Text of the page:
Stronghold 3 Review: Invest Or Just Rent A Copy?

Stronghold 3

Stronghold 3 Review: Invest Or Just Rent A Copy?

Stronghold 3 is a real-time strategy video game. Developed by Firefly Studios and published by 7Sixty for Microsoft Windows, Mac OS X, and Linux in 2011. The game’s storyline is a continuation of the original Stronghold. Stronghold 3 maintains the similar features of castle building, organizing local economies, and pursuing combat with rivals both offensively (through sieges) and defensively (by fighting off invasions). Unlike previous games this game offers some new features and gameplay tactics. Take a look into whether or not it is worth investing in or just grabbing a quick rental.

Gameplay Characteristics of Stronghold 3

Pending defensive battle on the beach.

It’s a terrific blend of several different gameplay types: There’s the sandbox thrill of being a castle architect, the city-simulator angle of making sure your peasants don’t starve, and the military strategy of beating back enemy forces. When all of these element’s work in perfect harmony, you really do feel like a king. And with each of these features, Stronghold 3 not only brings back the magic of the series’ roots but makes substantial improvements.

Castle-building is no longer locked to a grid—you can rotate your buildings any way you please, and you can place your walls in any design imaginable. You can customize and decorate your castle like never before. In fact, if that’s all you want to do, you can focus on building in the game’s sandbox mode, with no hungry mouths to feed, no need to raise money to buy materials, and no barbarians at the gates.

Gradually, as you regain a foothold in the world and your focus shifts from defense to offense, the game’s features open up. That’s when you can start seriously building castles, and that’s also when the military campaign starts to shine. There’s a day/night cycle, which uses literal darkness as a fog of war; if you don’t want your castle to suffer a surprise attack, you have to illuminate the area and scout for enemy invaders. And as every preview of Stronghold 3 noted, you have the option of throwing diseased badger carcasses into enemy strongholds during a siege—which is not only fun, but also based on real history. In fact, all of the weaponry here is top-notch, capturing the brutal reality of siege warfare with a wink.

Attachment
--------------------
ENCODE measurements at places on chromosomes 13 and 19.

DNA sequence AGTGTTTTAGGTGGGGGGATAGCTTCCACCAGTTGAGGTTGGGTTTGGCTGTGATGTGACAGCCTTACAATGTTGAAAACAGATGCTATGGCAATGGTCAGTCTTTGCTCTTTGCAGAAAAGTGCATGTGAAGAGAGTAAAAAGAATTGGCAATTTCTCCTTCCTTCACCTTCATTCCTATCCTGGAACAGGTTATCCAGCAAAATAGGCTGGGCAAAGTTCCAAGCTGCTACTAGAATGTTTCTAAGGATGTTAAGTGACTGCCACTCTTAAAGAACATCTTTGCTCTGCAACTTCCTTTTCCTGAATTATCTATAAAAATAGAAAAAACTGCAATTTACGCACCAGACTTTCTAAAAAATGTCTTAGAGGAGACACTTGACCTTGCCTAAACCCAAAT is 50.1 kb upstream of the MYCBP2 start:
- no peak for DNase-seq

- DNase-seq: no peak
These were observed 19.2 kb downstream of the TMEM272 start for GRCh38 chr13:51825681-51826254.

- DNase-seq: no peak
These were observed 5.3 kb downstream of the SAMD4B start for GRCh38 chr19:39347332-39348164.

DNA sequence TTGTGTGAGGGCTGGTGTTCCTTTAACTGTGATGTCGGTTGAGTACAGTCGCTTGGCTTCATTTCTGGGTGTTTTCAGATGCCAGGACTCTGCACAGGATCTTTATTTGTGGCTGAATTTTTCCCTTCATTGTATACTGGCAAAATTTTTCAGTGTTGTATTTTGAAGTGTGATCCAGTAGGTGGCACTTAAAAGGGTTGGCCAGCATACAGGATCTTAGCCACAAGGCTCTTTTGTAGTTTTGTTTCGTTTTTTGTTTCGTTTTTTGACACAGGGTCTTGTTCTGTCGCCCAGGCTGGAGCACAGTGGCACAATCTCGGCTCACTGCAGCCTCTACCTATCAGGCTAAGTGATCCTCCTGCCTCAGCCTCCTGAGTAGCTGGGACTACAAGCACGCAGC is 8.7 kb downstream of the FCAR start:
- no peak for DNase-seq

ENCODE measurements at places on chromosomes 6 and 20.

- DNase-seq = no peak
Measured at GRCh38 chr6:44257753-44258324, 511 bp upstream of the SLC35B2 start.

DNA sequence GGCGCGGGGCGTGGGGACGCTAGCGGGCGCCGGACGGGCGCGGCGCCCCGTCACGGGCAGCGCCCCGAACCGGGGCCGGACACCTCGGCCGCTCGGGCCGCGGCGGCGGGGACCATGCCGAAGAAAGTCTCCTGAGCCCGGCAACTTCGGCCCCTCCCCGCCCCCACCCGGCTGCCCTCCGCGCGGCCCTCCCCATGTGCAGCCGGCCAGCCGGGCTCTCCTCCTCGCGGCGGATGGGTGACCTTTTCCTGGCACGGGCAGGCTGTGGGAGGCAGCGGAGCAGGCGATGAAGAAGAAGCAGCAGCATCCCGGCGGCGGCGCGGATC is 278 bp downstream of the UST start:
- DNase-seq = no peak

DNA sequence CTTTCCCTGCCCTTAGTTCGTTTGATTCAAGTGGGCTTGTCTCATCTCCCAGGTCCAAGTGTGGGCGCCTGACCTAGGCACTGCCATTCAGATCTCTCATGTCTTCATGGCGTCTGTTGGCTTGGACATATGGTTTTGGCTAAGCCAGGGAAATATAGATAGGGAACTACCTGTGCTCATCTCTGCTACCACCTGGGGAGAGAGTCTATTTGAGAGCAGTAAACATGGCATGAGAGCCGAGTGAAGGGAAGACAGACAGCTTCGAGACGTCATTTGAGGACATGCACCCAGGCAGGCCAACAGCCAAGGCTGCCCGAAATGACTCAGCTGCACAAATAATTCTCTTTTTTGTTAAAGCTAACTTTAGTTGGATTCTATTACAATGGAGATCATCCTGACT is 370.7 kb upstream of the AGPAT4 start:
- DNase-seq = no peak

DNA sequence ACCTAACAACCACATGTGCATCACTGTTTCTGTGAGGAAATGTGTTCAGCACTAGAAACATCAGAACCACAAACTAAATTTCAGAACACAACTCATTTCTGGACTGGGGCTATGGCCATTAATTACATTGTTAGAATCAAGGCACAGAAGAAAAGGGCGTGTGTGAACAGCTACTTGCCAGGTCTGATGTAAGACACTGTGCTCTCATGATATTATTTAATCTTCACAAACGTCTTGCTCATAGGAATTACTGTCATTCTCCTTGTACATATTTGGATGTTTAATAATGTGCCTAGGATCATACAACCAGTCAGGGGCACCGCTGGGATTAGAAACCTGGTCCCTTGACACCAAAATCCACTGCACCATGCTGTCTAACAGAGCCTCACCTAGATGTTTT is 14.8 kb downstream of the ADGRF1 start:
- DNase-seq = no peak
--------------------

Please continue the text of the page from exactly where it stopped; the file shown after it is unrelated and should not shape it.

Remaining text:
Special features

Visual of strategic castle building and offensive combat.

When it comes to managing your castle’s town, the overly complex setup of Stronghold 2 has been rolled back, and once again you use simple tools to deal with complex situations. It’s always a struggle to come up with just the right balance of food, wood, stone, and other commodities, but there aren’t so many different resources and petty tasks that it becomes overwhelming. 

Also, you can choose between being a popular ruler who draws peasants with low taxes, high rations, and entertainment options. If a campaign with no combat seems silly to you , don’t fret; the standard military campaign is still the main offering here, and it features 17 missions.

Another nod to history is a game mode that recreates real castle sieges and lets you play as an attacker or defender. And, of course, Stronghold 3 includes a variety of multiplayer modes, including deathmatch, king of the hill, capture the flag, and a new mode in which you start as a peasant with nothing and try to become a king.

Final Thoughts

If you loved Stronghold and its unnumbered successor, Stronghold Crusaders, you’ll be delighted to find that the old formula is back and there’s plenty of content. However, the game does a poor job of easing in newcomers, and it’s lacking some key features. 

There are, however, a variety of minor problems that will hurt the experience even for fans. One issue frequently encountered is that when you try to select an enemy to attack, sometimes you have to move the cursor a little off to the side to get the arrow to turn to a sword. In addition, even though they unfold simultaneously in real time, the military and economic sides of the game seem to operate independently of one another.

So, at $50, this is a decent buy for hardcore Stronghold fans, but other gamers can skip it, rent a copy, or at least wait for a price cut.

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